And the last example Jesus gives is fasting. Take a look at verses 16-18. “When you fast, do not look somber as the hypocrites do, for they disfigure their faces to show others they are fasting. Truly I tell you, they have received their reward in full. 17 But when you fast, put oil on your head and wash your face, 18 so that it will not be obvious to others that you are fasting, but only to your Father, who is unseen; and your Father, who sees what is done in secret, will reward you.” Again this example is much like the first two but instead of thinking how spiritual someone is, with this people are praised for their commitment to God and how much self-denial they have. They are like actors at the academy awards going for the Oscar. The purpose of fasting is to help us to draw nearer to God so that we may focus on him. Fasting helps to sharpen and discipline us in self-control. Jesus said, "The spirit is willing, but the flesh is weak" (Matt. 26:41). Fasting is a way of training ourselves in submission to the Lord so He can strengthen us in our mastery over our own selves. Fasting makes us stronger to stand against the temptations of the flesh. Fasting is similar to an athlete in training. And most athletes don’t train in the public view, they do in mostly in private. Their reward is not during this train period but at the end of the competition. Likewise Jesus tells us to wait for our reward, which we will receive in heaven.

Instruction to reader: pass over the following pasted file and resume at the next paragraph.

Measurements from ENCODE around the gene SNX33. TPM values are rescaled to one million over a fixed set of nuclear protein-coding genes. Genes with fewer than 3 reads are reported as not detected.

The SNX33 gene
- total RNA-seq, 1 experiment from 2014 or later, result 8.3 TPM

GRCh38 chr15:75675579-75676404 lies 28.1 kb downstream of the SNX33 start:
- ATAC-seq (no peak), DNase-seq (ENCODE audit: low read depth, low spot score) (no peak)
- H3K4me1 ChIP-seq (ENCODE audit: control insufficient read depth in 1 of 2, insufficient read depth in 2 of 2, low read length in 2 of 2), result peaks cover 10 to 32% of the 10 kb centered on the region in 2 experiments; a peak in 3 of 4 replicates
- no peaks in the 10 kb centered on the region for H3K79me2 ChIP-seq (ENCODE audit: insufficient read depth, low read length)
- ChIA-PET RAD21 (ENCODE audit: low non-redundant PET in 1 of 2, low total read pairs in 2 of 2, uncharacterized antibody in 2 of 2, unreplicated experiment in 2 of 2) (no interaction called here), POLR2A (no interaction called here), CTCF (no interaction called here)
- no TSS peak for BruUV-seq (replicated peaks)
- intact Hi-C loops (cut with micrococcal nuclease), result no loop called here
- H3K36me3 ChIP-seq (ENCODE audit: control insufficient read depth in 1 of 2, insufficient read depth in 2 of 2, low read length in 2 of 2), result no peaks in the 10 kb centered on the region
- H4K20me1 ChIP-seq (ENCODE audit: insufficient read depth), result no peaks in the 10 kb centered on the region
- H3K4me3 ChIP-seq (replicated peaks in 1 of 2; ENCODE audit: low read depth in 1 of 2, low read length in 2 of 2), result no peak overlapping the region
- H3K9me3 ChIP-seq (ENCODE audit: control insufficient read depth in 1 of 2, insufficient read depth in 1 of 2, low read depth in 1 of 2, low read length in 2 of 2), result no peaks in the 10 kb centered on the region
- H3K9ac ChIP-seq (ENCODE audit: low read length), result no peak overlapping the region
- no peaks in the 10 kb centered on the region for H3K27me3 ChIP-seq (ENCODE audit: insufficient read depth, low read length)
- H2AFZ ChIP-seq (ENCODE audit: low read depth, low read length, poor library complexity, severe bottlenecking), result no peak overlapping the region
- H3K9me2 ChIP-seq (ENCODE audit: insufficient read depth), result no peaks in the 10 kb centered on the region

In this passage Jesus asks us, why do you do the things you do? What is the motive behind our actions? Jesus is encouraging us to be like our Father who is generous and gives to us, to enjoy spending time with our Father in prayer and desiring the things he desires, and to trust in our Father by overcoming ourselves through fasting and trust him to provide and sustain us. May God richly bless you and be with you.

comments powered by Disqus
Daily Bread

"i Am with You," Declares the Lord

Haggai 1:1-15

Key Verse: 1:13

Then Haggai, the messenger of the LORD, spoke to the people with the LORD's message, “I am with you, declares the LORD.”

Read More

Intro Daily